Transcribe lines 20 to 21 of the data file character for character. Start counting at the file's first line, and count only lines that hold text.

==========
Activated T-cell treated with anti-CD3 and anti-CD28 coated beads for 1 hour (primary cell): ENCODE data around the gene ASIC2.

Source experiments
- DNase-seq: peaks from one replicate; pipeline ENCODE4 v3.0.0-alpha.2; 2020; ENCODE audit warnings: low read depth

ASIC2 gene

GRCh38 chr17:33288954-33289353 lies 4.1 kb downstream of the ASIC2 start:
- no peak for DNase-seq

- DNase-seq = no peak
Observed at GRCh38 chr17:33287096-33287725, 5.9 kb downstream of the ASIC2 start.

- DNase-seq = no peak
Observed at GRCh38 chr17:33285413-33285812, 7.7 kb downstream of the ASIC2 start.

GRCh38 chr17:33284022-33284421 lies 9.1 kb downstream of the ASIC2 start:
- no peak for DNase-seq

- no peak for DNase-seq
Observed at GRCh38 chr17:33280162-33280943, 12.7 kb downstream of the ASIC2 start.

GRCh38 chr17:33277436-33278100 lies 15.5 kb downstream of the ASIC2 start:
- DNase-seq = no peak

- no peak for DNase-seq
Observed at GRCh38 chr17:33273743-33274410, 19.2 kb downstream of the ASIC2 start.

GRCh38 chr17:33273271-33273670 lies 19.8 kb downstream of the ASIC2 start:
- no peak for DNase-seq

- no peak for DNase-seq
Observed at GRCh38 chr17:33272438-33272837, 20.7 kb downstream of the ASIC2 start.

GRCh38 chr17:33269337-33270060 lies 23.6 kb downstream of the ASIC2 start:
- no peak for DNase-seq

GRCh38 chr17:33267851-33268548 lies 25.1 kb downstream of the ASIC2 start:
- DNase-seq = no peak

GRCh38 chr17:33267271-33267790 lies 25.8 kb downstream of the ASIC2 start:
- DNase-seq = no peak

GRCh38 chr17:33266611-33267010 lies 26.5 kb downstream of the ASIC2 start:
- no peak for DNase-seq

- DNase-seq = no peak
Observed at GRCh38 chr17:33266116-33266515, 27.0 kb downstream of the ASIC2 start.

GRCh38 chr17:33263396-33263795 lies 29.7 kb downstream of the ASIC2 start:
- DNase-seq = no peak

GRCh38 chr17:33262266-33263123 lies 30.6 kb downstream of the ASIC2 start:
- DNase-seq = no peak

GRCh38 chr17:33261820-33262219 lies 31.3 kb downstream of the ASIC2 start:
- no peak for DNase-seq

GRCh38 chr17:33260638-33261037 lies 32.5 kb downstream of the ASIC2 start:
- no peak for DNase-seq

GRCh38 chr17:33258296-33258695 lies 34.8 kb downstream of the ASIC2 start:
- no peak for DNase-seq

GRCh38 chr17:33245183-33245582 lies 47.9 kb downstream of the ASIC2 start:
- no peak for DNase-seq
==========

- no peak for DNase-seq

- no peak for DNase-seq